This is where Robert’s and my frustrations lie. He says, quite rightly, that having two back axles will put a BIG side-to-side strain on the frame when I’m turning, because the tires will be resisting the sideways force against the pavement. [If you’ve ever tried to turn a tandem-axle trailer, like a big U-Haul trailer, by hand, you know how much the tires scrub on the pavement. By contrast, a single-axle trailer will turn much more easily. The same will be true for JeepMonster.] By keeping the frame straight, without welds, angles, cuts, or other weakening modifications, it will be better able to resist those forces.
How-EV-er, when I was designing this thing in my mind, I had envisioned something more like this, where the red lines show how the frame would have dropped down so that the body would be lower.
This would have had all kinds of benefits, including a straighter driveline, a lower center of gravity, a Jeep that would be easier to get into… But there’s one fatal flaw: With those added angles, the frame would be weaker in that area, and more prone to flexing side-to-side and possibly cracking and breaking. And there are other variables that I keep forgetting to take into consideration, too – like how much the springs are going to compress once the whole thing is built (right now the frame is sitting on jackstands at an artificially-high – although not by much – distance above the axles). I honestly don’t know how tall JeepMonster will be when it’s done. I just hope it’ll fit in my garage (which has a seven-foot-tall door).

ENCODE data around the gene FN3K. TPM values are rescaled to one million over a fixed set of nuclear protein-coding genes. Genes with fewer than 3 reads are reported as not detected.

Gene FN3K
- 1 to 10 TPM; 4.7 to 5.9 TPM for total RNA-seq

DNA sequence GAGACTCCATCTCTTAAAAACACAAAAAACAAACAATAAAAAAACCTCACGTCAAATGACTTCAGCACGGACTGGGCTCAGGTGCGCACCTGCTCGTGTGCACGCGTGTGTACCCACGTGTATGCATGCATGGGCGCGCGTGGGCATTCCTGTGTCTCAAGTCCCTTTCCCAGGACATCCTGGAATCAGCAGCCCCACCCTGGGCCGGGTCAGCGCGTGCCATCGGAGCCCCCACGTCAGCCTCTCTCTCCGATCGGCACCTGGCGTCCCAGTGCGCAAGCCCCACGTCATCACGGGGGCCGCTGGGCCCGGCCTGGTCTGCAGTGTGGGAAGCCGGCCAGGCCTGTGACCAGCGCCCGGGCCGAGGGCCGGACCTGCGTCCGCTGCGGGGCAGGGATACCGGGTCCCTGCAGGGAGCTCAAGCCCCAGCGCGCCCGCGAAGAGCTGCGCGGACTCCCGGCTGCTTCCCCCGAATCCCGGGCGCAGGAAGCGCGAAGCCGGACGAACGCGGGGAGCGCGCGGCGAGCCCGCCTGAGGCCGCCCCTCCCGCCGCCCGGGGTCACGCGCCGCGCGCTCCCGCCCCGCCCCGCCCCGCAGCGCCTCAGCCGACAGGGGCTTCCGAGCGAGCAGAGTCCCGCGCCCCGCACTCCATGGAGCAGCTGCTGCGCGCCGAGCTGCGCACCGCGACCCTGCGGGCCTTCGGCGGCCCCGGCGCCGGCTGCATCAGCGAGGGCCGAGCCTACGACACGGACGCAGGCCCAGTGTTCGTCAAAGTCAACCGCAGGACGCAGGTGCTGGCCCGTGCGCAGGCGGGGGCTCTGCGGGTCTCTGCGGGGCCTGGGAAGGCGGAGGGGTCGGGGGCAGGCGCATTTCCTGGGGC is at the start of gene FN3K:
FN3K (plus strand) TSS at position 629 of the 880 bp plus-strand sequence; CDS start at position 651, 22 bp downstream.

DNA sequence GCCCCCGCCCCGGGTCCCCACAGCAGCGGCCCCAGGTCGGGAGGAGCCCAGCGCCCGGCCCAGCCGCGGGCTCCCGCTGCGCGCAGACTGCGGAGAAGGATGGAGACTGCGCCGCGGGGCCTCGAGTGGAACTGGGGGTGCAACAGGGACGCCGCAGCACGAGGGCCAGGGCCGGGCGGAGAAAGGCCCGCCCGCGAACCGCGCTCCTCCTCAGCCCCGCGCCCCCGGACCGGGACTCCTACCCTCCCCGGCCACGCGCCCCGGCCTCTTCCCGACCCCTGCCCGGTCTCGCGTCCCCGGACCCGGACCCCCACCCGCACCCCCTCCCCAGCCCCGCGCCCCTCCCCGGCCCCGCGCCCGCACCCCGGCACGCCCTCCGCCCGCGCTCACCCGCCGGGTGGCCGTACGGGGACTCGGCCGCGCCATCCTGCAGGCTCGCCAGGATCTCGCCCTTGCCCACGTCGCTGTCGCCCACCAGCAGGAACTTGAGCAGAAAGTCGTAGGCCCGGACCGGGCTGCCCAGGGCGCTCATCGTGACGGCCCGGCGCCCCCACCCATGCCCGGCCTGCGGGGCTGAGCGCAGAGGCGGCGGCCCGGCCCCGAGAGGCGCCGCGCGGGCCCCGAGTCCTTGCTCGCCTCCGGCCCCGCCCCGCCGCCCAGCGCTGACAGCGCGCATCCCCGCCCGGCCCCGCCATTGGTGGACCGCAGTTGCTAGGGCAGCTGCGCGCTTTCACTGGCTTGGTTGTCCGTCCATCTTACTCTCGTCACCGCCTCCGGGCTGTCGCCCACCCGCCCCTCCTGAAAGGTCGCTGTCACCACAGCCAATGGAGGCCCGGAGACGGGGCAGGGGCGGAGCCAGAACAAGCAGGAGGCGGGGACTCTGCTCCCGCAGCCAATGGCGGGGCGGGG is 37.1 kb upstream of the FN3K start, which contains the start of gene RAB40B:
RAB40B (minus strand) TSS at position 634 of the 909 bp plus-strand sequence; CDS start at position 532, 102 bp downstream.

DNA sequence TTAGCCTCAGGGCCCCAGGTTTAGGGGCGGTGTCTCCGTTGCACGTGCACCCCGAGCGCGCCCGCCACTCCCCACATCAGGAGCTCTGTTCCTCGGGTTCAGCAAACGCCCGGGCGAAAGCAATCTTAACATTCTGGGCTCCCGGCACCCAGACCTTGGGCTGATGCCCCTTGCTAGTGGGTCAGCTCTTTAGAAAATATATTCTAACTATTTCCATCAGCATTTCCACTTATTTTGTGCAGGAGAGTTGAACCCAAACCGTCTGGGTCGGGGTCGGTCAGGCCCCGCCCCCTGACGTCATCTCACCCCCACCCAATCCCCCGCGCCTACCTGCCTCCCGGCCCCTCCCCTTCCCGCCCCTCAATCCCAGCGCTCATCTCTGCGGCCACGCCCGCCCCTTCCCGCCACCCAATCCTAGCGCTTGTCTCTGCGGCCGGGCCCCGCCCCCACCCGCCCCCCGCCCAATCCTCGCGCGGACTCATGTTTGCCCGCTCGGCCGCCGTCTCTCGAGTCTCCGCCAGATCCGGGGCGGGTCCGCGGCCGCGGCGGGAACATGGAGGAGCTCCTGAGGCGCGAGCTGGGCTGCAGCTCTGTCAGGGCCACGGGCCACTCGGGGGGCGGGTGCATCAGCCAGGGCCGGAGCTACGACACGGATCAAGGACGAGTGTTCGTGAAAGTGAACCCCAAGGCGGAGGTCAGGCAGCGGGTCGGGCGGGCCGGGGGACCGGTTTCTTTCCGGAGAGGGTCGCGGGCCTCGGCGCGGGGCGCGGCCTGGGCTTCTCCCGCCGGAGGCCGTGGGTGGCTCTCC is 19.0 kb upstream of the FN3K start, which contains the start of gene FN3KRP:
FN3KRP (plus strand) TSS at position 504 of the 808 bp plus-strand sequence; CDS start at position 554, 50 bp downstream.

As I was bitching and moaning about this, and how the lack of a dip under the floorboards meant that the back (cargo) deck of JeepMonster would be five inches above the frame, Robert said, Well, why don’t you just drop the whole floor down so it’s at the same level as your floorboards, instead of having the five-inch step up like the original? Since we’re going to be creating new floor panels and wheelwells *anyway*, why not just make the cargo bed five inches deeper?
<blink blink> Talk about being hit upside the head with a two-by-four…